Alkaline-rich water, African bags and a natural gas-powered car were just a few of the attractions at the Earth Day Tampa Bay festival, which USF hosted for the first time Saturday.
Office of Sustainability Director Christian Wells said hosting the annual festival in the Botanical Gardens equally benefited the University and the Tampa community.
“Our theme this year is ‘Pride of Place,’ and we really feel that a lot of people in Tampa, being a big urban area, and USF, being a big urban university area with people coming from all over the place, tend to be a disconnection between people and outdoors,” he said. “So we really want to promote ‘Pride of Place,’ and (the Botanical Gardens was) the perfect venue for it.”
Wells said USF took part in the event for the first time last year, before becoming this year’s host.
“The Sierra Club of Tampa Bay has been hosting this event for 30 years or more,” he said. “It’s usually at Lowry Park Zoo. They’ve kind of outgrown that space, and they were looking to expand.”
Wells said the event consisted of about 70 exhibitors, each presenting their own unique approach to environmental issues and ways to raise awareness among students and community members.
The exhibitors included sponsors, nonprofit organizations such as the Sierra Club, city and county government agencies such as the Environmental Protection Commission of Hillsborough County, vendors or green businesses such as Amhara African Fair Trade and USF student organizations such as the Student Environmental Association (SEA).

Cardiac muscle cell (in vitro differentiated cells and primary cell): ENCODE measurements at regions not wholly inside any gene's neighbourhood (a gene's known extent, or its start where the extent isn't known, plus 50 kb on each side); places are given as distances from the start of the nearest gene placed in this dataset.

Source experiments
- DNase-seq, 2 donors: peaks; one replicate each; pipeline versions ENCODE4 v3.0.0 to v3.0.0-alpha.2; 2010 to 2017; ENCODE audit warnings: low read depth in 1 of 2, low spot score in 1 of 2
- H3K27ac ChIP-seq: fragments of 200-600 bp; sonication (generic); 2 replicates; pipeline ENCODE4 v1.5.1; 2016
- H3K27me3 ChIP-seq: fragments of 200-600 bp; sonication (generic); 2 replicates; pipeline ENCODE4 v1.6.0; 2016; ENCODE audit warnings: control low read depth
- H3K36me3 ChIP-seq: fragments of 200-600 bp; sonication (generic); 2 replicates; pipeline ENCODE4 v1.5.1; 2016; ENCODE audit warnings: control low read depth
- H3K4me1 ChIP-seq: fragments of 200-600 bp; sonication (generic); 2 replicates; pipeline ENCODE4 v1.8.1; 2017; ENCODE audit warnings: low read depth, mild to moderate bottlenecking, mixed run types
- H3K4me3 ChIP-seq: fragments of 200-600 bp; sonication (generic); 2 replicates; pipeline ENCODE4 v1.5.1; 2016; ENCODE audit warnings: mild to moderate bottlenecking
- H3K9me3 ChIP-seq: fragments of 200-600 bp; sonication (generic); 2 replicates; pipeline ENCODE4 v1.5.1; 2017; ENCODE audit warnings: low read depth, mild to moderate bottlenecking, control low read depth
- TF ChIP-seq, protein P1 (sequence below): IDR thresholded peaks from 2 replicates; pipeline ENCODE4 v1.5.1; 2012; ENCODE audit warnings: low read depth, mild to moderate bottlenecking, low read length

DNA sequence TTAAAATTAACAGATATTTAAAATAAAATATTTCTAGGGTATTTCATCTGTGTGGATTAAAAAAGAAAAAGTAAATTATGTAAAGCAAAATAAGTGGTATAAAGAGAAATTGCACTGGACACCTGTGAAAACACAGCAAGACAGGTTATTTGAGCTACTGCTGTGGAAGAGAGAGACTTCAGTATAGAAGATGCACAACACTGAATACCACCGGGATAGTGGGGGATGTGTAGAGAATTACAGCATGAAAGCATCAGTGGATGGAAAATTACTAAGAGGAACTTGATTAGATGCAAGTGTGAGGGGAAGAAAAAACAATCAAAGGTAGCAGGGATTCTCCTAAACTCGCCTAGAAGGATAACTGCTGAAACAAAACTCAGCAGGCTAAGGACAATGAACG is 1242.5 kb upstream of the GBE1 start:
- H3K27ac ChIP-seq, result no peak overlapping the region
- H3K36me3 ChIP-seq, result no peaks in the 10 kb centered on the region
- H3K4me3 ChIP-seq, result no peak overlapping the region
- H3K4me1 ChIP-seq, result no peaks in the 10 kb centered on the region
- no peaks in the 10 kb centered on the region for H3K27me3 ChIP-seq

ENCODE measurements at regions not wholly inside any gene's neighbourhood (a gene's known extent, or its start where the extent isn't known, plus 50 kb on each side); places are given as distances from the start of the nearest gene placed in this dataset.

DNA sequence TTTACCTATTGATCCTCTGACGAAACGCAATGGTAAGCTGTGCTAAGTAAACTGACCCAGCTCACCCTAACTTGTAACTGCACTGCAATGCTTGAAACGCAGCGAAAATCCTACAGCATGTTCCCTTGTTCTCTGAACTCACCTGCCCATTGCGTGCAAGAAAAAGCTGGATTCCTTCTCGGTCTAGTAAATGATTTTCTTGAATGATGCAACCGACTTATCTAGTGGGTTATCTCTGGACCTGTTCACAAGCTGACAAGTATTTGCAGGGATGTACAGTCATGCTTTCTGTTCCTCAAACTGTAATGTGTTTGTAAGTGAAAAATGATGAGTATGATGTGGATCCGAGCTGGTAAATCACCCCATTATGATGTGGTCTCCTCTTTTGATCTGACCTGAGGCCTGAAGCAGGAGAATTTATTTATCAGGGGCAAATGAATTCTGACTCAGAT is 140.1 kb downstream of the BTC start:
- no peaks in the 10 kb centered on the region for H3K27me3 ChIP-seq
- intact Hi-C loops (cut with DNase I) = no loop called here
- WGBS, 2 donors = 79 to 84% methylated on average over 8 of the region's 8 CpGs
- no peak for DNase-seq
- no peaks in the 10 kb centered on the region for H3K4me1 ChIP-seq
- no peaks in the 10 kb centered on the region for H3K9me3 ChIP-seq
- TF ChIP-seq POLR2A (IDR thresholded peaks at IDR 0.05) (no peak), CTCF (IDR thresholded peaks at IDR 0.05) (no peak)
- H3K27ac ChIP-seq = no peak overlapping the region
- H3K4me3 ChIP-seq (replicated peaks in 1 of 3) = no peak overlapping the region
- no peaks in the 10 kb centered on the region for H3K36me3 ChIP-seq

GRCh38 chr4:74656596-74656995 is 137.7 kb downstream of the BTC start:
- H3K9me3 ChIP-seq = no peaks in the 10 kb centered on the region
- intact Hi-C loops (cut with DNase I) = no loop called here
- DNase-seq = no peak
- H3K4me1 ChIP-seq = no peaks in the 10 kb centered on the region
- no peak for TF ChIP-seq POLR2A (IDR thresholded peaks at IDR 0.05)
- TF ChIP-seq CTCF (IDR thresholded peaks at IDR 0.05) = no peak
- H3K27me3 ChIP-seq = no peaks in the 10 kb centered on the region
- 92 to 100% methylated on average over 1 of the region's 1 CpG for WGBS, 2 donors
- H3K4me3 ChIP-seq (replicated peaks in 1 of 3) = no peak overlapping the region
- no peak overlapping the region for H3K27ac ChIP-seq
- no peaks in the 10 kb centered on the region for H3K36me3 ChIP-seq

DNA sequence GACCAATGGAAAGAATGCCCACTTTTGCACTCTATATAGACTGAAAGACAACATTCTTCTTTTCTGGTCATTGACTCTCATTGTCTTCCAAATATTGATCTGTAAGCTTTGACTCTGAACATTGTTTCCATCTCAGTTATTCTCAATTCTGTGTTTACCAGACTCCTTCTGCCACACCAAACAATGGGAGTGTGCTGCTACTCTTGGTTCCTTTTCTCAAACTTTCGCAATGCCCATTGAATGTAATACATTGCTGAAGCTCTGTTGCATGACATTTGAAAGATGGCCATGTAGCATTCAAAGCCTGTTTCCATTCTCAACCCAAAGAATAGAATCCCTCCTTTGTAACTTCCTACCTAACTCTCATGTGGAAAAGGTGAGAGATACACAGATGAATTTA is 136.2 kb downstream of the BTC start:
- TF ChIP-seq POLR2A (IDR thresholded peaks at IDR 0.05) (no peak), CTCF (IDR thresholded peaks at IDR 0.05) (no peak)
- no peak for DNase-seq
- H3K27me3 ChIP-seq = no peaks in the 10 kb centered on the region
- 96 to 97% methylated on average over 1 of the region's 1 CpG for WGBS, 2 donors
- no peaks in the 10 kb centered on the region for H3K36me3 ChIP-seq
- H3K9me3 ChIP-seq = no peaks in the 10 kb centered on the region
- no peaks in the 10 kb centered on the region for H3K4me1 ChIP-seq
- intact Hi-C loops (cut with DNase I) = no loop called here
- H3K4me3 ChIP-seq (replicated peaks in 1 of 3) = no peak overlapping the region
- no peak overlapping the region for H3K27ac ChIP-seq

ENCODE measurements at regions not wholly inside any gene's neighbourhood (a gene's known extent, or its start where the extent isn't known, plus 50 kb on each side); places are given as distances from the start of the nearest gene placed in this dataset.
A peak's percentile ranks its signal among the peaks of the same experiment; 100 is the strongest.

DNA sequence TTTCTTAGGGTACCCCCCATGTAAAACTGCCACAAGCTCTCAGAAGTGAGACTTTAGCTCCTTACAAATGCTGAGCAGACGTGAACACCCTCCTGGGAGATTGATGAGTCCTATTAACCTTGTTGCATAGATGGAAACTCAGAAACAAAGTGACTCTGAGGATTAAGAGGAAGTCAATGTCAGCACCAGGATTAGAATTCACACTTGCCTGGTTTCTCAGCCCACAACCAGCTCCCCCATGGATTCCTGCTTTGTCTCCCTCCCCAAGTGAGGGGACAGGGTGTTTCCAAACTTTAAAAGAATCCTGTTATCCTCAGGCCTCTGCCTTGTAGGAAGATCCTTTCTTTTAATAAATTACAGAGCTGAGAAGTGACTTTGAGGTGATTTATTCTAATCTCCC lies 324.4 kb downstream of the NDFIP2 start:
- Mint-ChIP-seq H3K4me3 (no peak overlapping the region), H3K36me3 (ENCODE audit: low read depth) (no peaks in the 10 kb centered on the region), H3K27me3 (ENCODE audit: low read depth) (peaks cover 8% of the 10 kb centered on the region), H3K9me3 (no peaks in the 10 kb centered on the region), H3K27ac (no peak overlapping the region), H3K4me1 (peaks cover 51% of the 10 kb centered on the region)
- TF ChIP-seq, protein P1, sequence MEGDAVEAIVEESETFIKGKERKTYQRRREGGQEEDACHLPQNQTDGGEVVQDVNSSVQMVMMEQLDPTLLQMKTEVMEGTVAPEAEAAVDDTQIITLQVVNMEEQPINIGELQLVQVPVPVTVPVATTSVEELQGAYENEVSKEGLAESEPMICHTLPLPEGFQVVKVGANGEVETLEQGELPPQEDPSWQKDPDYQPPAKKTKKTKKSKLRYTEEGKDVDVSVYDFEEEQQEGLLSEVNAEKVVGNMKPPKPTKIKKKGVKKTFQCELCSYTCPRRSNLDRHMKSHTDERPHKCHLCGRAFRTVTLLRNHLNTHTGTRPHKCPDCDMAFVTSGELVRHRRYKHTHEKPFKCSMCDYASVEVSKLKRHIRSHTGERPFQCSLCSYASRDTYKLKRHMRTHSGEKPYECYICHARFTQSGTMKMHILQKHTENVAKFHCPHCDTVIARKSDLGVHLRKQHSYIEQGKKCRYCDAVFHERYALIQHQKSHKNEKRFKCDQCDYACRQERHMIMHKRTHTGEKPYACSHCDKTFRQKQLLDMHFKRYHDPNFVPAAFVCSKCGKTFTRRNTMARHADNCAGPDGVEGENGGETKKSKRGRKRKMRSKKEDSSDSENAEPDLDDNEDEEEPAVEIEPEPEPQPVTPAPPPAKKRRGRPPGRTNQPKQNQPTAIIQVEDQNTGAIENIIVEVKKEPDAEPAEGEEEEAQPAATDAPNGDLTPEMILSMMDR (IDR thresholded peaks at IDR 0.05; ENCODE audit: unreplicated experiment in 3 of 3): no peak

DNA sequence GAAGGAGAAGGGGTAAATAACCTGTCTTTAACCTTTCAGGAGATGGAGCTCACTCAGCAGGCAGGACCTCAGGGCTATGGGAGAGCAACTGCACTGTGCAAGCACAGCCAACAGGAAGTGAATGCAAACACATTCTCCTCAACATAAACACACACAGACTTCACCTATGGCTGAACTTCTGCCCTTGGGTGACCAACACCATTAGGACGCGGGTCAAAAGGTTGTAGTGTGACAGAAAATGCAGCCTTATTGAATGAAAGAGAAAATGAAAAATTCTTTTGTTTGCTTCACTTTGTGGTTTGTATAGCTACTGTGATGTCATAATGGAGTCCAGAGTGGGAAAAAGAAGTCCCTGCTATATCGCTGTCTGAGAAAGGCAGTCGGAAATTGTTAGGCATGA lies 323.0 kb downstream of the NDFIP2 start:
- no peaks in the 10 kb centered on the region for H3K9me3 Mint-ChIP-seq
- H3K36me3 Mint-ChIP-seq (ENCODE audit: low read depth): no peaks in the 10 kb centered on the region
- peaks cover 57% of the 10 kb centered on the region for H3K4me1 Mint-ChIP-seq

USF SEA member Brooke McDonald, a sophomore majoring in biology, said the organization used the festival as an opportunity to educate students about the Green Energy Fund, a student-paid fee that would address efficiency and sustainability concerns that will be voted on by students this week during the Student Government Senate interim elections.
“Sometimes it’s like a negative stereotype when people hear environmental association,” she said. “I don’t know, I think it just freaks people out. But people need to be aware: it’s not just about saving trees; it’s about their future, too.”
Sierra Club Conservation Organizer Phil Compton said his organization is working to raise public awareness about mercury levels in fish, which they presented at the festival through fliers, poster boards and a booth.
Mercury can negatively affect brain development, he said, so children, women who plan to conceive in their lifetime and nursing mothers should be especially careful, because mercury absorbed into the body remains there and builds up with further ingestion.
“The big environmental issues today really affect college students more than anyone else,” he said. “You shouldn’t have to worry about some fish being safe and some fish not being safe, and it really affects young women who have babies.”
Compton said organizing the event with USF “was a good fit.”
“We finally came to realize, you know what, USF is doing some great things, the Sierra Club is doing some great things, why don’t we do some great things together?” he said.